It’s never easy spending the holidays away from home. Away from family and friends, far away everything I normally associate with Christmas. It was only the second time I had done it. The first time was when I was living in Argentina. I ate cow tongue for Christmas dinner that year. I don’t recommend it.
The Christmas celebration began on Wednesday the 23rd around 5 pm. I joined my host family and we headed over to Chilete to the host dad’s parent’s house. I fell asleep in the car on the way but I was abruptly awakened when a couple of huge rocks rolled down the mountain and hit the top of the car. I thought we were being shot at. Fortunately we weren’t, and not much damage was done to the car. When we arrived, I was greeted by even more extended family that was visiting from Cajamarca City, as well as Trujillo, an even larger city about 4 hours away. All in all there were about twenty family members there.
We started out the evening by attending a Chocolotada at the nearby church. Basically, a chocolotada is a social event that consists of distributing hot chocolate and panetón (fruit cake) to children of the community. Fruitcake may be a joke in the states but it’s no joke here. It’s an essential part of Christmas and is seen as a luxury. It ain’t Christmas without Panetón. (Shout out to Brittney.) At this chocolotada there was also a kids dance competition in which the kids were dancing to “Mueve el Toto”(move your butt) and I just couldn’t get over the situation. The host of the event, who looked like she got her outfit at an adult costume/lingerie store, complete with red knee-highs, heels, tiny red skirt, and a Santa hat, was prancing around cheering the kids on as they gyrated their hips to “yo se que te gusta, yo se que te encanta…sube y baja…no eres santa” (I know that you like it, I know that you love it, go up and down… you’re no saint). Now I don’t consider myself to be a very religious person but the combination of this kind of dancing in a church with the paintings of Jesus’ face in the background seemed just a tad bit inappropriate to me.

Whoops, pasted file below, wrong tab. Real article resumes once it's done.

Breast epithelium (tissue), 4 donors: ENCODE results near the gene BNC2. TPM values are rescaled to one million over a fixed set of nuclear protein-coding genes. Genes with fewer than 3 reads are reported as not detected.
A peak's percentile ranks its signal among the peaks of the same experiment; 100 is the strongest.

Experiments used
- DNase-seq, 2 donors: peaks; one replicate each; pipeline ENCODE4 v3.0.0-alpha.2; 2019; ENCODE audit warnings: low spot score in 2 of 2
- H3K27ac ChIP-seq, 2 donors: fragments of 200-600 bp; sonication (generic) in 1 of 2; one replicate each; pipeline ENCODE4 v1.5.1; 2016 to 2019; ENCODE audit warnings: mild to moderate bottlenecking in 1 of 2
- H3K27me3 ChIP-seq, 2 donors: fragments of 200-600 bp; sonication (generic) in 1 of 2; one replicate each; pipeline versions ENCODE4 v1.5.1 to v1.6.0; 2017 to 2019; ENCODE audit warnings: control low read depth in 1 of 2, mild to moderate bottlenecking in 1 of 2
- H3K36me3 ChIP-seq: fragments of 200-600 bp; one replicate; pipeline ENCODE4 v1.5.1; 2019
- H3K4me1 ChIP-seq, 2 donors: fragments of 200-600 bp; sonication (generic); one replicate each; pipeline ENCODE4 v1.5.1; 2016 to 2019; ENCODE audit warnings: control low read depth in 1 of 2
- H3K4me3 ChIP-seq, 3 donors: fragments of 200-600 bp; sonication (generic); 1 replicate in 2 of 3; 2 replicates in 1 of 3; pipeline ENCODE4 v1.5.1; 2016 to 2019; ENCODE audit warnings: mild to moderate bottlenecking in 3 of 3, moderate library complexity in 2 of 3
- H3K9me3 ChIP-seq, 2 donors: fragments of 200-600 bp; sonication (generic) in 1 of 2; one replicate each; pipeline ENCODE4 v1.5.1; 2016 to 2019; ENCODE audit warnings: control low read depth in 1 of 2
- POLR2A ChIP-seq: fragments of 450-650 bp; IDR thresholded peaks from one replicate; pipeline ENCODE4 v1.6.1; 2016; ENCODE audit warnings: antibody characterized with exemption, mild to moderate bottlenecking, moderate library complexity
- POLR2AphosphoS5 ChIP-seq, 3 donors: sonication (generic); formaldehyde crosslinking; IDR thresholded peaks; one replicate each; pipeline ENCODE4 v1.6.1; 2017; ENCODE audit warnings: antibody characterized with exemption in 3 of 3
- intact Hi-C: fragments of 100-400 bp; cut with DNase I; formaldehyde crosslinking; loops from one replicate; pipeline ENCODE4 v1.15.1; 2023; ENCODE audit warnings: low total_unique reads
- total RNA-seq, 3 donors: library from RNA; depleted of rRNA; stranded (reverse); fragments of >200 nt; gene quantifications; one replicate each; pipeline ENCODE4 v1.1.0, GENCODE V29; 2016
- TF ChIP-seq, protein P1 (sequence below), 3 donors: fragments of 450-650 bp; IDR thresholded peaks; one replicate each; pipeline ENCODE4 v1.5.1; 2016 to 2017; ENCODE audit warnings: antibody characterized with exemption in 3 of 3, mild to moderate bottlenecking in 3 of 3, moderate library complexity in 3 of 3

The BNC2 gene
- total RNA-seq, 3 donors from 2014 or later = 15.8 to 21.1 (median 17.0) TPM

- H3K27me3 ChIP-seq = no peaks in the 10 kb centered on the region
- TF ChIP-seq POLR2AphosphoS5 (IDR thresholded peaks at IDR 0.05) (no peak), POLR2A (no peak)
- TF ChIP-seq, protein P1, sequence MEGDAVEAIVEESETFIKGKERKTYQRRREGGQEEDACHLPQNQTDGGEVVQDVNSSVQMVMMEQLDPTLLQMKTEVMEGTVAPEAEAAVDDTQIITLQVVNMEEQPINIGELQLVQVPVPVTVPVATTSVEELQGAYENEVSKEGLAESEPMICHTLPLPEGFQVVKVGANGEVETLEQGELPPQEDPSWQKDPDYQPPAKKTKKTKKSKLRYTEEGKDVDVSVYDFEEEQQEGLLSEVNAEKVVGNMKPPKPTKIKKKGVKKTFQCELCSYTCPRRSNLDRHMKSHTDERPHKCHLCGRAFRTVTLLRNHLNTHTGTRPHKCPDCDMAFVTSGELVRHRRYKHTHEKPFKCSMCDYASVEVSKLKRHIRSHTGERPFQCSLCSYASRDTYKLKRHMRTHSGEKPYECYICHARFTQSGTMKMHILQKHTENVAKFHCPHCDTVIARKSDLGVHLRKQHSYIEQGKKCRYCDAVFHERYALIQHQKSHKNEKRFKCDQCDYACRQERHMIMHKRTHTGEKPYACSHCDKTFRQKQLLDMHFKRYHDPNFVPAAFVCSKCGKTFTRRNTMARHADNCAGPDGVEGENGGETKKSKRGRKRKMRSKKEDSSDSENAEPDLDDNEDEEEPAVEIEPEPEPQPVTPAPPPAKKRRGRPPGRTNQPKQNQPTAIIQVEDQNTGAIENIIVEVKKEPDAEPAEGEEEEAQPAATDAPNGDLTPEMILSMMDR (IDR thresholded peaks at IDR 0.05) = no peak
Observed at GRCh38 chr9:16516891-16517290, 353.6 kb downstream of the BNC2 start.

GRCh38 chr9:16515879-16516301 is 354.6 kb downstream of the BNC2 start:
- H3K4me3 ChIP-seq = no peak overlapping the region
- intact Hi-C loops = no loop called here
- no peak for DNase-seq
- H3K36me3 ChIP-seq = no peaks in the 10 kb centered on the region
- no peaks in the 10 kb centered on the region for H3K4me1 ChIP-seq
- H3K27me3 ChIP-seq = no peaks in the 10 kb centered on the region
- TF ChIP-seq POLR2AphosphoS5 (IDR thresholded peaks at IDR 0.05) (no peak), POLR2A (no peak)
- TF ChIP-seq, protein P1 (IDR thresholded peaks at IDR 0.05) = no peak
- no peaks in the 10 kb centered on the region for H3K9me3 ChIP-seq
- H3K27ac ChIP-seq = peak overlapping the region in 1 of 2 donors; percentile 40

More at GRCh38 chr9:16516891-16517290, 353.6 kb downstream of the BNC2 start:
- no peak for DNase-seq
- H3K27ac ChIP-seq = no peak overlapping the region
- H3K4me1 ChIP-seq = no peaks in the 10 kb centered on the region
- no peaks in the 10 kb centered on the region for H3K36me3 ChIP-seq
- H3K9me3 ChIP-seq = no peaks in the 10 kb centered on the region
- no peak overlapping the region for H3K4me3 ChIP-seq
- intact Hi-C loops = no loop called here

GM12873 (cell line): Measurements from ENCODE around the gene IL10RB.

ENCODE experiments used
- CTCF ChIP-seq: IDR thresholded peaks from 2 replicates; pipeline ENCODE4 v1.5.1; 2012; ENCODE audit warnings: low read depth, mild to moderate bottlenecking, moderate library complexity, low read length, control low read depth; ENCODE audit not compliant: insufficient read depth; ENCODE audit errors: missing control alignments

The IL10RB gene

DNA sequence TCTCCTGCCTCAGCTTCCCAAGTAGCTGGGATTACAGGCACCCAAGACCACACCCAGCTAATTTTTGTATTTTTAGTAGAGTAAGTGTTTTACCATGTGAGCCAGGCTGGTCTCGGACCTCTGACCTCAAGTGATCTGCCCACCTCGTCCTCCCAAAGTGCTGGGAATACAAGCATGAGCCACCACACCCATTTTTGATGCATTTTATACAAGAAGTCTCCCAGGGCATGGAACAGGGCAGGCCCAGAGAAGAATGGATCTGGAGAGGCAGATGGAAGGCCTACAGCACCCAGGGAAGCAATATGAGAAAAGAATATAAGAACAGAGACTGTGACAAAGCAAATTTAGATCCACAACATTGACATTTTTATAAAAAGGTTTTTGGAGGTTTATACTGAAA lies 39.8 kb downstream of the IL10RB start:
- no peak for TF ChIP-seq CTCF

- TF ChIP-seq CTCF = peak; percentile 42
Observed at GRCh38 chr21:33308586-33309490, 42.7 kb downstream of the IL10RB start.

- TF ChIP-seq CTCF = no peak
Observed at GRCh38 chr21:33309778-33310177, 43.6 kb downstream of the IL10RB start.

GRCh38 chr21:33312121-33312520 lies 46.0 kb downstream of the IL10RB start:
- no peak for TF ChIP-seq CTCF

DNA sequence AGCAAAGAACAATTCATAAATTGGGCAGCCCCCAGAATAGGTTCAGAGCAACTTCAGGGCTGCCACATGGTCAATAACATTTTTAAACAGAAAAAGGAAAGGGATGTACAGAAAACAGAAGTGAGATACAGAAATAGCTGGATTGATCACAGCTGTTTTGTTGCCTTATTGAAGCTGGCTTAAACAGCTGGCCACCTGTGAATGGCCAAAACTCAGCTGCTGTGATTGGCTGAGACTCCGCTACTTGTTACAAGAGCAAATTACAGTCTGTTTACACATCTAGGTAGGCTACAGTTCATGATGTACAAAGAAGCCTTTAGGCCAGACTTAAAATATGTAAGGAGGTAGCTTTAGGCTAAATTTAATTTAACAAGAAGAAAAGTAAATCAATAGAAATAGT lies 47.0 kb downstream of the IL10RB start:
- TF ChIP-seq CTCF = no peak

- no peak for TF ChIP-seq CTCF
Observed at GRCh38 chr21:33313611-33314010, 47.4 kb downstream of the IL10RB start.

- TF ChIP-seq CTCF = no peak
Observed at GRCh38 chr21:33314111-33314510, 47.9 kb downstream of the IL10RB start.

After that interesting display, we went back to the house to hang out and open gifts, or rather watch everyone open gifts-secret Santa style, since the family is so big. At one point in the evening, I guess one of the kids noticed that I was the only one not holding a present and exclaimed, “oh poor Sarita! The only one without a gift!” My host mom quickly dismissed the comment by saying “tomorrow we’re doing another gift exchange at our house with our family”, meaning that is the immediate family. Not long after 9 pm, we headed back to Magdalena. I was relieved they had made it an early night because I had a feeling I wouldn’t be getting much rest the following days.
The next day, Christmas Eve, people started coming over around 10 am and lunch, cuy (guinea pig), was served a few hours later, which I opted out of. I got many inquisitive stares and even more questions and comments as to why I didn’t want to eat the cuy. I first politely declined at first but then people then began to become pushy, as they often do. They needed to know why I didn’t want to eat it. “No thank you” was just not an acceptable answer, nor was “I have an upset stomach”. Finally, starting to lose patience, I said, “I just don’t like it. I had guinea pigs as pets growing up and I just don’t like to eat them,” I explained. This concept was difficult for some to understand. The grandfather stared at me, bewildered, and then started asking me about how big the guinea pigs I claimed to have were, thinking I was confusing them with hamsters. I confirmed their size and assured him that they were in fact guinea pigs, but that I had hamsters as pets in the past as well. I got handful of confused and disgusted looks shot in my direction. Then the host mom decided to join the discussion. “Just eat it!” she interjected. “They are rich with vitamins and very tasty!” As this point I started to become frustrated. “That may be true but the salad I made the other day was also tasty and rich in vitamins and you wouldn’t even try it!” I shot back. She left it alone after that.